Saturday, April 24, 2010

Giving back.

While many of my readers are current dental students, a significant portion of you guys are predents or people simply interested in health professions. As I am studying for my national boards exam, I cannot but remember the stressful time of my life when I was just a biology undergraduate student hoping to get into dental school. During that time I lurked websites like SDN as well as local bookstores to find that one holy grail for any Pre- student – HOW TO GET INTO DENTAL SCHOOL? While I vaguely recall scanning through a book on Medical school admission, my sole source of information came from piecing the puzzles of know-how from the aforementioned website.

So, as I sit at my office desk on this beautiful San Francisco Saturday, I present you with a series of blog entries on that very subject – what are the steps that I need to take to make sure that dentistry is for me, and if so, how do I get into dental school? I will cover topics such as proper class load in undergrad, preparation for the DAT, how to pick a good research or community service project, and how to ace your interview. The target audience for this is entry to mid level college students.

Before I begin, I think a little more proper introduction is in order. I am a second (almost third) year DDS/PhD student at UCSF. I have interviewed dental school applicants for my school. I come from the University of Central Oklahoma, where I graduated Summa Cum Laude with a degree in Biology. The latter part of the information hopefully will make you see that it is possible to end up in a top notch school even if you are from a less than prestigious undergrad, assuming you apply yourself well and maybe use some of my advice.

Now let’s dive in to today’s topic.

How do I know if being a dentist is right for me? This be the most overlooked and undervalued question, while being perhaps the most important one. In my case, I somehow knew I wanted to drill people’s teeth since I was 5. Clearly, my case cannot be taken seriously since up until about the age of 18, I had no real clue of what that profession entails. The danger of not understand what dentistry and dental school is like is real. In my class of 88 alone, we had 5 people drop the program after the first year (2 after orientation!). That’s years of stress and preparation as well as thousands of dollars down the drain because they didn’t do proper research on what it’s like to be a dental professional.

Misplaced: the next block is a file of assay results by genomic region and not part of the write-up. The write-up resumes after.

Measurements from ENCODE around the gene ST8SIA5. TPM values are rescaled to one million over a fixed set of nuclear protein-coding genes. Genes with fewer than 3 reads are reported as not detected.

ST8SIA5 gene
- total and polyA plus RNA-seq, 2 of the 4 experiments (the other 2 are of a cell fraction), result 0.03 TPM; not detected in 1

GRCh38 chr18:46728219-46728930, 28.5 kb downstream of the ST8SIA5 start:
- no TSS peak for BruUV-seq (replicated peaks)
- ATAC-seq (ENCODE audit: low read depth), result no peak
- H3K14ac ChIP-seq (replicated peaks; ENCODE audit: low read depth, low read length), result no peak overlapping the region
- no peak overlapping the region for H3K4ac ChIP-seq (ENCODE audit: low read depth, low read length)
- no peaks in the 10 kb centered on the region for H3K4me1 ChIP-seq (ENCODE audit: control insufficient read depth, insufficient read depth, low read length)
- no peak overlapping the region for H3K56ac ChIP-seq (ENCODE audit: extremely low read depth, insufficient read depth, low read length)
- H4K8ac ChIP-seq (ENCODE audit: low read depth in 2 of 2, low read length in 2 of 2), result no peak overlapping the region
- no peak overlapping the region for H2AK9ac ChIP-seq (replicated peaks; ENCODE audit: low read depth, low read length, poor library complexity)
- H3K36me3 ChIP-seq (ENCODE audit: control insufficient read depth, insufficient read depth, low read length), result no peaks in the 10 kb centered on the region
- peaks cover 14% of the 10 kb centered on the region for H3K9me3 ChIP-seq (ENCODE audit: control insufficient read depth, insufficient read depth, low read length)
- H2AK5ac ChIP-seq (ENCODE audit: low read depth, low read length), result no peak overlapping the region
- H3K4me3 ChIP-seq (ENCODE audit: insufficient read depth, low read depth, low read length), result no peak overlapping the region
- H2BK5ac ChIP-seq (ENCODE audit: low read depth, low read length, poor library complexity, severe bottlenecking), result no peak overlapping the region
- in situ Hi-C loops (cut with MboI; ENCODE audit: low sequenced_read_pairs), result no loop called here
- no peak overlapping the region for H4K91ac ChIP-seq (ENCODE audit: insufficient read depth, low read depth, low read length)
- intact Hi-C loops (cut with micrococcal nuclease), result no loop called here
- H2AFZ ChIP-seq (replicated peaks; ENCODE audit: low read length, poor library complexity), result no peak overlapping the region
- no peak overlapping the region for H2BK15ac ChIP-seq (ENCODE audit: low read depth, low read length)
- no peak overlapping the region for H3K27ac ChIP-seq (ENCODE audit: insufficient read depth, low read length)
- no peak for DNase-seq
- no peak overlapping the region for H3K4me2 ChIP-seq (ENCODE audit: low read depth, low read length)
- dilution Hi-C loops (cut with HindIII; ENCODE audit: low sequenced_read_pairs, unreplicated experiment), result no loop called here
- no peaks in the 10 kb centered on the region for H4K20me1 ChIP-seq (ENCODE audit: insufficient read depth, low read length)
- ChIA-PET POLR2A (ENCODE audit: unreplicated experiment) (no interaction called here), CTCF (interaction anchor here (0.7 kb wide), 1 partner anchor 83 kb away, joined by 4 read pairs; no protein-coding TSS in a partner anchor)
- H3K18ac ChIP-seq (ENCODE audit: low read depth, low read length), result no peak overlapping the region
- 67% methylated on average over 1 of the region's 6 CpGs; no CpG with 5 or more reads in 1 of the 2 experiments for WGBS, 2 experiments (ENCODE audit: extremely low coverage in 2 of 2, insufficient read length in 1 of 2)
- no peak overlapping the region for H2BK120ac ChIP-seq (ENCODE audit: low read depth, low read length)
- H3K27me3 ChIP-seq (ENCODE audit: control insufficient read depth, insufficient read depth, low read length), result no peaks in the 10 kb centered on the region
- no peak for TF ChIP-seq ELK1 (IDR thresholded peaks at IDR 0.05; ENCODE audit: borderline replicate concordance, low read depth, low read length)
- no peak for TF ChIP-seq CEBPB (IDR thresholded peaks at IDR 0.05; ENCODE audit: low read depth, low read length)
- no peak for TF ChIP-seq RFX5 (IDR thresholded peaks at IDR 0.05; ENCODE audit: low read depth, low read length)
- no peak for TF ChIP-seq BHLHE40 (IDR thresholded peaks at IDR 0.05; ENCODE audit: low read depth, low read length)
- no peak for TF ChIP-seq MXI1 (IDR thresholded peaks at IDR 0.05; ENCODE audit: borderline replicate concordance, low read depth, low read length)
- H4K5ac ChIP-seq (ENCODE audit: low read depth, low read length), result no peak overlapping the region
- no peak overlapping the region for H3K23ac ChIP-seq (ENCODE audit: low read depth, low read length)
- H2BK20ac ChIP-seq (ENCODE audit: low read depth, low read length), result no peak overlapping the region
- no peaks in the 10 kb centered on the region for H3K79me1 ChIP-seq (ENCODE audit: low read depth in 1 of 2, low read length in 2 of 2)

So, back the question then – how do I know? Go shadow a dentist. Seriously. I know this may sound primitive but you’d be surprised how many people I know that haven’t shadowed an hour up until after taking the DAT! As you shadow, ask questions ranging to the scope of practice to lifestyle outside work. Try to see what the whole life of a dentist is like, not just the 8-5 part. Also, visit your local dental school and talk to the students. Trust me, professional students love to pet their egos in front of you guys, and will spill all kinds of helpful information. Another great way to get familiar with your future profession (and dental school admissions LOVE this bit) is to shadow other professions. Imagine being asked at the interview:
– Well, Timmy, what other profession have you looked at.
–None, just shadowed a dentist.
– So, then you don’t really know if you would like medicine or research any better or worse, can you?
Sure, if you are half-intelligent, you can wiggle out that one. But wouldn’t it be able to say that you explored other professions and came to the conclusion that Dentistry is truly your thing?

I encourage you to think of additional ways to get closer to the profession of your choice. The aforementioned, however, should get your pretty comfortable with what Dental school is all about. Finally, I’ll add that no matter how much you research, the best way to know is to be a dental student. ;)

Next, I’ll cover the basic features that admission committees look for in students. So stay tuned and feel free to ask questions.

-Because I can.


  1. How long will it take you to complete your DDS/PhD program? Which subject area is your PhD in?

  2. B,

    There are several routes to completing the PhD program. On average, it takes about 7 years to complete. However, at UCSF you get your DDS after the first 4 years, unlike many other schools, which withhold both degrees until the very end of the dual program.

    My interests are in evolution and development and I will most likely end up researching the molecular pathways of evolution of tooth morphology.

  3. Dentistry is an interesting social course. Even after you graduate, you still need to give services to your patients. You are one curious student. That is one of the traits that you must have. That can help you determine whether this is the right course for you. Goodluck! :-)

    Bianca Jackson

  4. This Blog is really helpful to me. Its a learning experience. Hope everyone feels the same.

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